Viewing artwork about walking is one thing, but Barco’s final performance, “Sounding Line: An Urban Walk,” will give visitors the chance to take part in a form of walking art themselves.

“I do feel connected to an amazing line up of walking artists, from the surrealists to the minimalists, from activists and street performers to the conceptual artists,” Barco said. “I’ve never affiliated myself with a particular brand of walking art, I’m always more interested in how a process that you engage through time, in this case walking, can have bundled into it all of these different histories. And as each step draws the body forward in repetition, there is the opportunity for the meanings to emerge — a stroll becomes a pilgrimage with glints of a parade, a picket line and a second line all embedded possibilities within the act of walking.”

Visit ASU Art Museum’s exhibitions page or events page for more information on projectWALK and its related programming. Hannah Barco’s “Sounding Line: An Urban Walk” will take place from 4 to 7 p.m. Saturday, April 15. Visitors are invited to meet at the ASU Art Museum to help physically carry pieces of the exhibition out of the gallery and into the world. Participants will depart for the walk at dusk and conclude by sunset.

Communications Program Coordinator, ASU Art Museum


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On a symbolic day, future nurses connect with homeless patients

April 13, 2017

ASU students run foot-care clinic on Maundy Thursday at Tempe church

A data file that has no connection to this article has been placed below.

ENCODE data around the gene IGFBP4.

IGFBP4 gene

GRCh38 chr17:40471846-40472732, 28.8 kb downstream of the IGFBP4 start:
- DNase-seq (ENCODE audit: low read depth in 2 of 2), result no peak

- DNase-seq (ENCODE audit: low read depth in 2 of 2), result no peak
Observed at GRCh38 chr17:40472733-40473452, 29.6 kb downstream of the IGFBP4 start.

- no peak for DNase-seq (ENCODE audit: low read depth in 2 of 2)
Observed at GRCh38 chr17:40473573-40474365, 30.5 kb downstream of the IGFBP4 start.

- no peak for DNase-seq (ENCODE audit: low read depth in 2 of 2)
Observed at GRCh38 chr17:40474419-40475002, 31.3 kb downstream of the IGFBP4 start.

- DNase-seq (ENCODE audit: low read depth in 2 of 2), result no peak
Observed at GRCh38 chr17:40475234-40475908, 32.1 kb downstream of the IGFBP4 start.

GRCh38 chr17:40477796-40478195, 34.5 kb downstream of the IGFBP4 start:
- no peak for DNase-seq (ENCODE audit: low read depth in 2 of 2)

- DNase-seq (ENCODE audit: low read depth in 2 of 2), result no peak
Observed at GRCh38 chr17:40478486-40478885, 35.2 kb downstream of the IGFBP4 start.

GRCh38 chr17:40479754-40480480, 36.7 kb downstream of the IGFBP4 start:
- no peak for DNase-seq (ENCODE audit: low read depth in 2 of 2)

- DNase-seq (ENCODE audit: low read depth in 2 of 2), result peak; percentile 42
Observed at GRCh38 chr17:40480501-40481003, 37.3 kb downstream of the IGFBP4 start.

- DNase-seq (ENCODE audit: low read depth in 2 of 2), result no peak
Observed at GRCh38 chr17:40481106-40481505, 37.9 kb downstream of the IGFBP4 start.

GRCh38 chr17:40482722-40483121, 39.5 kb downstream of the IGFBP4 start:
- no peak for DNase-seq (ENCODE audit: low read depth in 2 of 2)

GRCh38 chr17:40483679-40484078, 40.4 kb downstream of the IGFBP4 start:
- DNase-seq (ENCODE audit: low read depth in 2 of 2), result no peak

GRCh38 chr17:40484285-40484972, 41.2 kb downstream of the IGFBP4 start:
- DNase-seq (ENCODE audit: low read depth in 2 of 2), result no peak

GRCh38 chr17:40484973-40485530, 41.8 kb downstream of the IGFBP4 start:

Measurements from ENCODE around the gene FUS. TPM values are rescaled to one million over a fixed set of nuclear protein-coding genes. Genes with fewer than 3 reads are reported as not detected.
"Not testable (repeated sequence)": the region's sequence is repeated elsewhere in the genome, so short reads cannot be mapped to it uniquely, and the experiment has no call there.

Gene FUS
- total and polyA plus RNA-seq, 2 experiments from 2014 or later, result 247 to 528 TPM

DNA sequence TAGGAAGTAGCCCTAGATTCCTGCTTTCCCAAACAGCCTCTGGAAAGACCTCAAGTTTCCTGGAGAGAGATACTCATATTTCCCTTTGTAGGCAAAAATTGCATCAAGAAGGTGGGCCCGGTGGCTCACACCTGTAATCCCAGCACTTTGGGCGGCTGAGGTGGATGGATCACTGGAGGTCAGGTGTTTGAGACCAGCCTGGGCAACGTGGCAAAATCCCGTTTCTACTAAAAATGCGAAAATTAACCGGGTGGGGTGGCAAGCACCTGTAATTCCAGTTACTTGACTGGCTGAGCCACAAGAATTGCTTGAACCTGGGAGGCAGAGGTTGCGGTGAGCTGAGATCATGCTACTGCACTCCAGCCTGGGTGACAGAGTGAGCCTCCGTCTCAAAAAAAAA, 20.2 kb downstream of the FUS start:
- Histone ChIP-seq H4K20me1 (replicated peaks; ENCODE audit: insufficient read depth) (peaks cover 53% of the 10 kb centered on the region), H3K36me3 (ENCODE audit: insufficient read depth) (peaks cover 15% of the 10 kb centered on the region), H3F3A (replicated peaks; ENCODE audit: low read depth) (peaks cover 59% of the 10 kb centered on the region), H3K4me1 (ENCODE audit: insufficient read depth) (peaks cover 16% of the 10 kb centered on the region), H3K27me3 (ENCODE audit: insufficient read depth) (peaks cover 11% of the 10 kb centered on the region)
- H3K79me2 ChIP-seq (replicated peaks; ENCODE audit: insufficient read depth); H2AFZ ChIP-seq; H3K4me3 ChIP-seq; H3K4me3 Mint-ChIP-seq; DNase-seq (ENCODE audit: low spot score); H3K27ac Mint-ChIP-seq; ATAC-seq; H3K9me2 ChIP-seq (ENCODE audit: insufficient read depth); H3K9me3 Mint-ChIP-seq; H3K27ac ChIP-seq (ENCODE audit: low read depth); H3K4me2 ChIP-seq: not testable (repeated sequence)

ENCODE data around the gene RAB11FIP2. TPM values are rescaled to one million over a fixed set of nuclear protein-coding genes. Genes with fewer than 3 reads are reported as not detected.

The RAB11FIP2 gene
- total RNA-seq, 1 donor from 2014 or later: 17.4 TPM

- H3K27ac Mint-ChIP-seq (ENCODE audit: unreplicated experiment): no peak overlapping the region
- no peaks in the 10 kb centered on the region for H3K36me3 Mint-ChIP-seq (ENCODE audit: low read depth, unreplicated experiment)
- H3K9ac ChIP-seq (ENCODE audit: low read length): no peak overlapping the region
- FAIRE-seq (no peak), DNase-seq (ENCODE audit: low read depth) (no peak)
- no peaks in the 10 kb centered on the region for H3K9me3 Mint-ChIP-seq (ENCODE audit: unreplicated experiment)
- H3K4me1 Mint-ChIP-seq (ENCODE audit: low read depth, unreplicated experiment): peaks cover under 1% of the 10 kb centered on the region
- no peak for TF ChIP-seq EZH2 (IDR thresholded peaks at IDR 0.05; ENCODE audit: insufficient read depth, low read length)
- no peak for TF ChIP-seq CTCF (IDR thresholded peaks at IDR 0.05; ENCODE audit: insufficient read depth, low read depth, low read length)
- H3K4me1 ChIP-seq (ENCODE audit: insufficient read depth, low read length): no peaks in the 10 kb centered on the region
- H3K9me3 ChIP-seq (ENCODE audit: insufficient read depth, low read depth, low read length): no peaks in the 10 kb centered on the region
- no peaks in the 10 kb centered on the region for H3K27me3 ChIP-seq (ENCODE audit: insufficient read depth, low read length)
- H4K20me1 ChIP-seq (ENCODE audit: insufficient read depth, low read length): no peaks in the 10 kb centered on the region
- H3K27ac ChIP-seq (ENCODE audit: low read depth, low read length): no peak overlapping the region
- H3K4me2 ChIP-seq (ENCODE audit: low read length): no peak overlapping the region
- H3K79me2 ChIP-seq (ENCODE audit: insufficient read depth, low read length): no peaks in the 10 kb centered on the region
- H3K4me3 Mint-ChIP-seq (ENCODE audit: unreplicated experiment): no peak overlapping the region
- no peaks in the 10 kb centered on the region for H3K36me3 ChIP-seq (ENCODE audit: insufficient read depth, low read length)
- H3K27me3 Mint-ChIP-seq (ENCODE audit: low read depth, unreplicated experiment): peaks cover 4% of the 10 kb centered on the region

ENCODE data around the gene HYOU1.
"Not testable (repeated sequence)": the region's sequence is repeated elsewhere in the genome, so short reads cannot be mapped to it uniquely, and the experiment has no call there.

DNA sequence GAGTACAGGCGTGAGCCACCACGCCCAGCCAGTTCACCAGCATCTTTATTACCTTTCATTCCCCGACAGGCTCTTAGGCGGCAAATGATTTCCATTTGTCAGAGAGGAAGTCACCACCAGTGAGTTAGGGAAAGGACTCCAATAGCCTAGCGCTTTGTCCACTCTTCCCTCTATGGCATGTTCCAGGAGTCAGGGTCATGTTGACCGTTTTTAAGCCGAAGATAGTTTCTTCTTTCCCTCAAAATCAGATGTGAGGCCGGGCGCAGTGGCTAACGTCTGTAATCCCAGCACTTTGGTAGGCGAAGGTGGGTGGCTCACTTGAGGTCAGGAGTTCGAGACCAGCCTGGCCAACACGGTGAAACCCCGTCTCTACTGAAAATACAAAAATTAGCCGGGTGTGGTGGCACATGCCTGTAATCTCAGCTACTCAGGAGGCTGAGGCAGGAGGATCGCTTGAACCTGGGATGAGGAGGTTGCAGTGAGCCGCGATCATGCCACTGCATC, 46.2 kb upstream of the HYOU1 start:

A group of Arizona State University nursing students participated in a foot-care clinic for homeless people in Tempe on Thursday, gathering at Community Christian Church, just south of the campus, and setting up stations where they could wash, dry and tend to the feet of their clients, who were lined up by 7 a.m.

“This is part of the community aspect of nursing — outreach for the vulnerable populations,” according to Mara Scaramella, a clinical instructor in the College of Nursing and Health Innovation at ASU.

The 14 ASU seniors all are in a community health class and have spent the semester working with people at Central Arizona Shelter Services; U.S. VETS, which provides services for veterans; and the Collaboratory on Central, a complex for poor, elderly and disabled people in downtown Phoenix. The foot-care clinic coincided with Maundy Thursday, which commemorates the day Christians believe Jesus washed the feet of his disciples in an act of humility.

“A lot of times the homeless are faceless, the people on the corner. But they’re just like, us and they have hopes and dreams and needs,” Scaramella said.

Foot care is important for homeless people because they walk so much.